Tag

youth

I learnt how to be vulnerable

In my secondary school days, I struggled with low self esteem. I would always beat myself up over my perceived failures; in hindsight, it was an impossible drive for perfection. Coupled with a tendency to internalise my feelings, I found myself turning to self harm to cope with my self-hatred. 

 

It started as a way to punish myself for my inadequacies and not doing things ‘right’. Soon, it became a habit. I self harmed more and more frequently, and the urges were strongest when I felt stressed, anxious and overwhelmed. 

 

Self harm was my coping mechanism; frankly, it brought me relief and was an outlet for all the feelings I keep inside of me. However, I always knew it was wrong and not socially accepted, but because of how useful it was in helping me cope (maladaptively) and its habitual nature, I could not and did not want to stop self harming. 

 

I told no one about this for 3 years and no one knew. On the surface, I was a good student who had my life together, but deep deep down I was craving to just talk to someone about everything that is going on. I could not go on like this. 

 

Eventually, I realised that the help I needed won’t always be as accessible and affordable as that in school. So I plucked up the courage to seek counselling. It was one of the hardest but best decisions I ever made. 

 

I learnt how to be vulnerable with others, how not to let my feelings destroy me and how important it is to talk and express my feelings. I also understood that people need people. 

 

Today, I still struggle with self harm urges every now and then, but I am in a much better place and I’m coping in healthier, more fulfilling ways. 

 

There truly is light at the end of the tunnel, don’t be afraid to seek the help you deserve.

This feeling was all-consuming and terrifying

I’ve been struggling with my mental health since I was around 13 years old. I wrote off the newfound anxiety, loss of interest, and lower energy levels, as a teenage phase. Likewise, so did the adults around me.  When the feelings I felt didn’t go away, but worsened with age to the point where I started to refused to go to school, I knew I had to see someone about it. 

 

Feeling afraid of stigmatisation in public healthcare settings, I pleaded to consult a private psychiatrist. No recommendations, no referrals – just the power of the internet and the sheer fear of letting anyone know that I was actually seeking help for something of a psychological nature. In first seeing a psychiatrist, I didn’t feel comfortable revealing too much of my personal history – so I mentioned only recent, severe symptoms I was experiencing at a particular point in time. The specialist I saw didn’t have the best bedside manner, and asked me (in retrospect to other specialists and psychologists I’ve consulted since then) barely any questions. He diagnosed me with “some sort of mood disorder” and sent me on my way with the lowest dose of antidepressants. After taking the medication for a month, and not “feeling” much worse, my family and I decided that I would stop medication.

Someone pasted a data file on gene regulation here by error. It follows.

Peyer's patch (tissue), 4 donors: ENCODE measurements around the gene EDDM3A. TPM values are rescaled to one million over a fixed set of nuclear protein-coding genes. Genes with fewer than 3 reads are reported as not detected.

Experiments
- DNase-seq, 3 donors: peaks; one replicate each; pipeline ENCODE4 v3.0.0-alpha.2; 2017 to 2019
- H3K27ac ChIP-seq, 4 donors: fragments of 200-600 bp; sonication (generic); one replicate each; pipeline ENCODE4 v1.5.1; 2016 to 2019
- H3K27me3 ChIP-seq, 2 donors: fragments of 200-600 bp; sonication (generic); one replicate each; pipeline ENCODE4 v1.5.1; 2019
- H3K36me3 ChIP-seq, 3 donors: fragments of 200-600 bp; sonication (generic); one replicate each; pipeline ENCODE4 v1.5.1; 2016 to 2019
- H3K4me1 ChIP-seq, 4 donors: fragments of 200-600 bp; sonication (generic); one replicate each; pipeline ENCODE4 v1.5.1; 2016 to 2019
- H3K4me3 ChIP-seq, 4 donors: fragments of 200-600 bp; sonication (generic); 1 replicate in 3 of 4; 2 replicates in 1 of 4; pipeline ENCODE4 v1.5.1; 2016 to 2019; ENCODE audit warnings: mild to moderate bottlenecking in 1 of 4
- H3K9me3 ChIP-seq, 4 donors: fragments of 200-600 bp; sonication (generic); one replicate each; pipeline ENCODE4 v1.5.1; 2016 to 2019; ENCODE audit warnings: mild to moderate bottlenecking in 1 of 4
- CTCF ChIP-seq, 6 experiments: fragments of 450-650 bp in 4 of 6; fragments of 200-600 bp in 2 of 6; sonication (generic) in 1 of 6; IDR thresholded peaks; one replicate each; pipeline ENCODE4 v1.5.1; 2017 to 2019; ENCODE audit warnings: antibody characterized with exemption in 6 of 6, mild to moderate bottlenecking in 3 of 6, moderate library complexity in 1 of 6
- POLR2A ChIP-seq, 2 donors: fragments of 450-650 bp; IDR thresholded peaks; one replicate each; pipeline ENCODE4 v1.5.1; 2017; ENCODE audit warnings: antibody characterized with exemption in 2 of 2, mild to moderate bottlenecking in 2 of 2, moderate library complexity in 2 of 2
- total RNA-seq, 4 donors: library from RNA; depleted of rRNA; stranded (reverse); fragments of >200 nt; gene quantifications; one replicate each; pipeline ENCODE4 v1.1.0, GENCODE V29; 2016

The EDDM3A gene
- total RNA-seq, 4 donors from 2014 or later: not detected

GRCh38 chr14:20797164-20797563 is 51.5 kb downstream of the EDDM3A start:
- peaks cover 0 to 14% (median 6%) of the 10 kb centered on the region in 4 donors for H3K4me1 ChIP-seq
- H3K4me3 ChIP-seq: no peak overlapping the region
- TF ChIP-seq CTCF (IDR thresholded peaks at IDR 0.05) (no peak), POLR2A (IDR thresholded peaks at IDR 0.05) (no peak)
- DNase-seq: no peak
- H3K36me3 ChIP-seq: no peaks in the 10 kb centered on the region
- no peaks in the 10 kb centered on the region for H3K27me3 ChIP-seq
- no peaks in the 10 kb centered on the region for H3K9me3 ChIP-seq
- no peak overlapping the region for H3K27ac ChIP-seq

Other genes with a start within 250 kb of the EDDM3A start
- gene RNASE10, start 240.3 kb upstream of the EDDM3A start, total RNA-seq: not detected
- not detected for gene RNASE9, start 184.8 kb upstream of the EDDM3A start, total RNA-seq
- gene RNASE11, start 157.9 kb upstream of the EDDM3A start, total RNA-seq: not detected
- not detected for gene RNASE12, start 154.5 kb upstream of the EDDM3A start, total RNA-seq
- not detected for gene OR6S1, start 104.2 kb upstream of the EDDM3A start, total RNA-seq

I didn’t know at the time, that symptoms of mental health could also manifest in interpersonal relationships, and one’s intrapersonal understanding of oneself. These were issues I had had at the time, that I concluded, again, were situational, and not reflective of any psychological issue I might have. 

 

As I continued on with my life, I noticed certain patterns of behaviour that continued to happen, year after year, and feelings that would follow it. I also became more aware of my rapid fluctuations in mood, according to people around me. Finally, one day, several major stressors in my life overlapped, and I couldn’t see a point in me being alive anymore. 

 

This feeling was all-consuming and terrifying – it made me feel like my entire life before was non-existent. I had breakdown after breakdown after breakdown, until finally, I planned to take my life, and began to type goodbye messages to important people in my life. Luckily, they realised what was happening, and I realised I was a danger to myself. 

 

I was living on my university campus at the time, and I informed the staff in charge. I was promptly escorted to the hospital – a humiliating, but humbling experience. I realised something was really, really wrong with me. And so I decided, finally, with advising from the hospital as well, to seek out a psychiatrist.